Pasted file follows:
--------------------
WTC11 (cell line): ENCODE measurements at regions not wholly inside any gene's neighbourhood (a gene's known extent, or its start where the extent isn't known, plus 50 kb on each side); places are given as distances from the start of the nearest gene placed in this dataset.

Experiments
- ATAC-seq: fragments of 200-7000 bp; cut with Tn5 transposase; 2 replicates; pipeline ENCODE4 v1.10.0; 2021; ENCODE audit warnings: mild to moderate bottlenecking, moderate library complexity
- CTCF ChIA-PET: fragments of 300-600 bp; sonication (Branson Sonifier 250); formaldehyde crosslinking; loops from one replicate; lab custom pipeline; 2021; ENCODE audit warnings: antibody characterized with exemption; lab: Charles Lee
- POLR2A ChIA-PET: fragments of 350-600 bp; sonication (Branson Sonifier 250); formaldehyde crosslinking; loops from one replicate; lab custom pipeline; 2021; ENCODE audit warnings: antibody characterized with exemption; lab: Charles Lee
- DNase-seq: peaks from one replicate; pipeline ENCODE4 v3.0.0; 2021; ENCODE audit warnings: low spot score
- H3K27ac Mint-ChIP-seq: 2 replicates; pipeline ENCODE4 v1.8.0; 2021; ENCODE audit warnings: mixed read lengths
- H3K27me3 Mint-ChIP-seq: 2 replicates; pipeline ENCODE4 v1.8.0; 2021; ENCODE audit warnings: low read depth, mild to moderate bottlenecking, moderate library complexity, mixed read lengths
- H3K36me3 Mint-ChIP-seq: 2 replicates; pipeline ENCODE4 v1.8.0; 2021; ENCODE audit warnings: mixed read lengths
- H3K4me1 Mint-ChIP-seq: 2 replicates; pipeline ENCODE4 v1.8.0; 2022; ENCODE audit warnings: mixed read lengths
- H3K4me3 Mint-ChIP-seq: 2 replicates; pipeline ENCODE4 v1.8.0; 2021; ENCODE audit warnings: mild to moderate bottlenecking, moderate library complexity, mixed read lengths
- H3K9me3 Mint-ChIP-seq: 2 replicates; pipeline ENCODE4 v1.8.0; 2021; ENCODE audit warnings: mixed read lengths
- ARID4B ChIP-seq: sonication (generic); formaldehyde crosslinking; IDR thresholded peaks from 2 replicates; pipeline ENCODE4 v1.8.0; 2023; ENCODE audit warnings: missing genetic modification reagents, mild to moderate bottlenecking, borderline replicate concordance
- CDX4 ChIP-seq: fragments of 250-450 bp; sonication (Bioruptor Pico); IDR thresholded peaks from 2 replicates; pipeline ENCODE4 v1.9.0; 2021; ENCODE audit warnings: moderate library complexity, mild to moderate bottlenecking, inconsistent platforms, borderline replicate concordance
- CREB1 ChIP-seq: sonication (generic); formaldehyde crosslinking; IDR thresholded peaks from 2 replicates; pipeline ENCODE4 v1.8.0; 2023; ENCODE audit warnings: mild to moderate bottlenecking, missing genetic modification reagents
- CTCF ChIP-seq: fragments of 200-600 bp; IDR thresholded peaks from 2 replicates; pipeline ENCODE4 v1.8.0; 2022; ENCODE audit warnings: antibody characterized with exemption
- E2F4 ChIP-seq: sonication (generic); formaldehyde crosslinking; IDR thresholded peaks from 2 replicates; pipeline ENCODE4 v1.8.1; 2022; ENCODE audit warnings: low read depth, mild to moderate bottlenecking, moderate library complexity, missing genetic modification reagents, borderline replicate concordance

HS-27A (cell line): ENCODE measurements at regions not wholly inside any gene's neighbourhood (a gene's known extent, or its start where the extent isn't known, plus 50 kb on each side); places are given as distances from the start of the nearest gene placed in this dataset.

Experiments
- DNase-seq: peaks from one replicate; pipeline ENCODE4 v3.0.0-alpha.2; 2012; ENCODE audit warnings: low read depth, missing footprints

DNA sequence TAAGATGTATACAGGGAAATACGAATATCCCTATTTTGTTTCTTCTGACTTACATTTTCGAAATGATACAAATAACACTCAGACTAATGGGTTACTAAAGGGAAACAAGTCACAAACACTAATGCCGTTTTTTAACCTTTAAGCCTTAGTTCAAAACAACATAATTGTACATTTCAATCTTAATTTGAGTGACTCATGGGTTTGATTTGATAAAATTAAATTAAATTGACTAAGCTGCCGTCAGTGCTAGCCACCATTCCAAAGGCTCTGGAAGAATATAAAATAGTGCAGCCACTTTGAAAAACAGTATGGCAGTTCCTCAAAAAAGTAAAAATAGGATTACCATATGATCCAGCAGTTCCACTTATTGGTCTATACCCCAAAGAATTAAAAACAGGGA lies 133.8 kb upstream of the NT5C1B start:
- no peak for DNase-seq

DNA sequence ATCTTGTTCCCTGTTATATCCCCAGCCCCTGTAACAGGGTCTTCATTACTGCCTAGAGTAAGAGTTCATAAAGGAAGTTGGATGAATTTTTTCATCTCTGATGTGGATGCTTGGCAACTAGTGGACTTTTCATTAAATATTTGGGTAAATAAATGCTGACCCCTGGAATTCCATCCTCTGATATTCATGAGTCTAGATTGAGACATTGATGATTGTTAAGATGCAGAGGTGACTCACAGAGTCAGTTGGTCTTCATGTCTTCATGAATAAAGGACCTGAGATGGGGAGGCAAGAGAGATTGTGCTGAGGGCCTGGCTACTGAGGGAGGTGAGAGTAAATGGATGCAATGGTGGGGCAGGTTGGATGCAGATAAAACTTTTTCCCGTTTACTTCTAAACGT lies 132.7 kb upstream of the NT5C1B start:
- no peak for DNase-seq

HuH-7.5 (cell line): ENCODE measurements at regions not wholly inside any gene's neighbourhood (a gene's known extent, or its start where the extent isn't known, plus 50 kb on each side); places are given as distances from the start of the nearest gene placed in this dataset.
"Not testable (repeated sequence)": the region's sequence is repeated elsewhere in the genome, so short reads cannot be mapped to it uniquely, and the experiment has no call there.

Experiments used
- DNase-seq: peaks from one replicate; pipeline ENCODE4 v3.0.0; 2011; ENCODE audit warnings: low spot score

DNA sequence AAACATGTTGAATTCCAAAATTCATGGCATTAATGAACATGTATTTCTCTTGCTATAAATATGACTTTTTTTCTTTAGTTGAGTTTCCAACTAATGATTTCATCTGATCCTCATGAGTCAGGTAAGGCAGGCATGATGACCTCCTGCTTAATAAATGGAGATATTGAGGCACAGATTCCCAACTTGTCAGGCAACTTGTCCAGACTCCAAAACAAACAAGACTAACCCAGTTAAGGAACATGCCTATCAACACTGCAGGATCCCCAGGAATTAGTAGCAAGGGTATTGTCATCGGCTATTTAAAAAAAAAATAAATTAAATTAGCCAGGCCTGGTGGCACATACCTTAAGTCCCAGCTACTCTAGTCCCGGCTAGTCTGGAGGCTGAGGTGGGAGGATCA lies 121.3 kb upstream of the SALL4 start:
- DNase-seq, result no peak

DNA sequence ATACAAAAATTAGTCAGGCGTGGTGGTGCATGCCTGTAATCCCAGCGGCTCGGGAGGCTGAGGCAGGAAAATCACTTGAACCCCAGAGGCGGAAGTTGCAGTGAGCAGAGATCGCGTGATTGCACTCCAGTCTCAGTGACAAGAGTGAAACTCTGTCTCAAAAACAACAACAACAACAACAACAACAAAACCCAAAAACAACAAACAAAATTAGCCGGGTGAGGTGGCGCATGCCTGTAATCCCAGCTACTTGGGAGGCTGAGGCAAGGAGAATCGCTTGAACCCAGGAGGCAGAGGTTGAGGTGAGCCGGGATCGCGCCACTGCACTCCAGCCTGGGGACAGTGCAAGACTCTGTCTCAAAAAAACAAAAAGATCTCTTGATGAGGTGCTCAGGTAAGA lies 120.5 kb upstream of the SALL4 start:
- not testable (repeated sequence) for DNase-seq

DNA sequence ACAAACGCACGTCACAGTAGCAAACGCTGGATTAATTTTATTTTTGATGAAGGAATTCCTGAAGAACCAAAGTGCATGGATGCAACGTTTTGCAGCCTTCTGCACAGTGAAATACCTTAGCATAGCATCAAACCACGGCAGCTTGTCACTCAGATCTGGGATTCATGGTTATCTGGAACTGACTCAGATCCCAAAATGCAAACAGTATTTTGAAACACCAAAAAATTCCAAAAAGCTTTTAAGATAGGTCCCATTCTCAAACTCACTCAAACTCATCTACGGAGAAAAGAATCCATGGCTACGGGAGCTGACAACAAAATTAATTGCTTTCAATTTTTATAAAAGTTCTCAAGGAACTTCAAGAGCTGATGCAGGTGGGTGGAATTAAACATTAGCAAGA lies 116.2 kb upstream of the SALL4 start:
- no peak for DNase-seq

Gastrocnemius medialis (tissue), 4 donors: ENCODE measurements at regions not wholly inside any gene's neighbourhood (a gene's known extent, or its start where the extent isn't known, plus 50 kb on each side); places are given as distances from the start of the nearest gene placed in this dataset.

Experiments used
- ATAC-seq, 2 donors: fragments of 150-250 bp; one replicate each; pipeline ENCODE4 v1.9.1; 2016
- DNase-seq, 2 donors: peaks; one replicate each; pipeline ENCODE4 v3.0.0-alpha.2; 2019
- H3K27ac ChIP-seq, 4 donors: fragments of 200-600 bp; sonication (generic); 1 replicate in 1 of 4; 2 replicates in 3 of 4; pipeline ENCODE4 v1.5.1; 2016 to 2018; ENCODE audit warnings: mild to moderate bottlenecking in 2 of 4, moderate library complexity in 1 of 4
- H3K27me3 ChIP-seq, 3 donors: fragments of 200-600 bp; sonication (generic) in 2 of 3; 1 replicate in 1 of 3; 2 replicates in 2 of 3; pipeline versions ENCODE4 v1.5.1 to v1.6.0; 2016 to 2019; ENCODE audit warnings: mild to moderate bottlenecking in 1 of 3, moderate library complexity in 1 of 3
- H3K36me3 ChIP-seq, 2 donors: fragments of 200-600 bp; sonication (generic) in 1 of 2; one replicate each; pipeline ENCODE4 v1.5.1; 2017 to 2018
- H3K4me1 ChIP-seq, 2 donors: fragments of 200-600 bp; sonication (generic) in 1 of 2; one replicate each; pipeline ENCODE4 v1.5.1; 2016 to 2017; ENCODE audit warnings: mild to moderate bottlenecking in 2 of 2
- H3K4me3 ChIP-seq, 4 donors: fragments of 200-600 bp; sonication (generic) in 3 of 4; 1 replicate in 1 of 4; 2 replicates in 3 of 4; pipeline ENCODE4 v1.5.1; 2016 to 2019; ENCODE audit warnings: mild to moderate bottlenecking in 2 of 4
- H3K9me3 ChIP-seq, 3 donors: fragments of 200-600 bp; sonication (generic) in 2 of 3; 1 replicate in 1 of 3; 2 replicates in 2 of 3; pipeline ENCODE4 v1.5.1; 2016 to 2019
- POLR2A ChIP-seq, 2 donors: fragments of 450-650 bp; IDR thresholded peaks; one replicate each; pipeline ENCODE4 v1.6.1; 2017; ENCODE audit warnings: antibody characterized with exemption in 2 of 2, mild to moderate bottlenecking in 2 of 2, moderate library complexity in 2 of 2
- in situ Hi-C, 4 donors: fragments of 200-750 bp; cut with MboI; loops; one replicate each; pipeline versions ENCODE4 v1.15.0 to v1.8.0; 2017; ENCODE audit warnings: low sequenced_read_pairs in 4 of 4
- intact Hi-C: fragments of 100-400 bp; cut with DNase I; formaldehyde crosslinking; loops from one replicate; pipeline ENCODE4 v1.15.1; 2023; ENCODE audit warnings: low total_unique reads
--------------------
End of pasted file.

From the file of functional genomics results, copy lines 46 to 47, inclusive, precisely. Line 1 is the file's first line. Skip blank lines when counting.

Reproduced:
- in situ Hi-C, 4 donors: fragments of 200-750 bp; cut with MboI; loops; one replicate each; pipeline versions ENCODE4 v1.15.0 to v1.8.0; 2017; ENCODE audit warnings: low sequenced_read_pairs in 4 of 4
- intact Hi-C: fragments of 100-400 bp; cut with DNase I; formaldehyde crosslinking; loops from one replicate; pipeline ENCODE4 v1.15.1; 2023; ENCODE audit warnings: low total_unique reads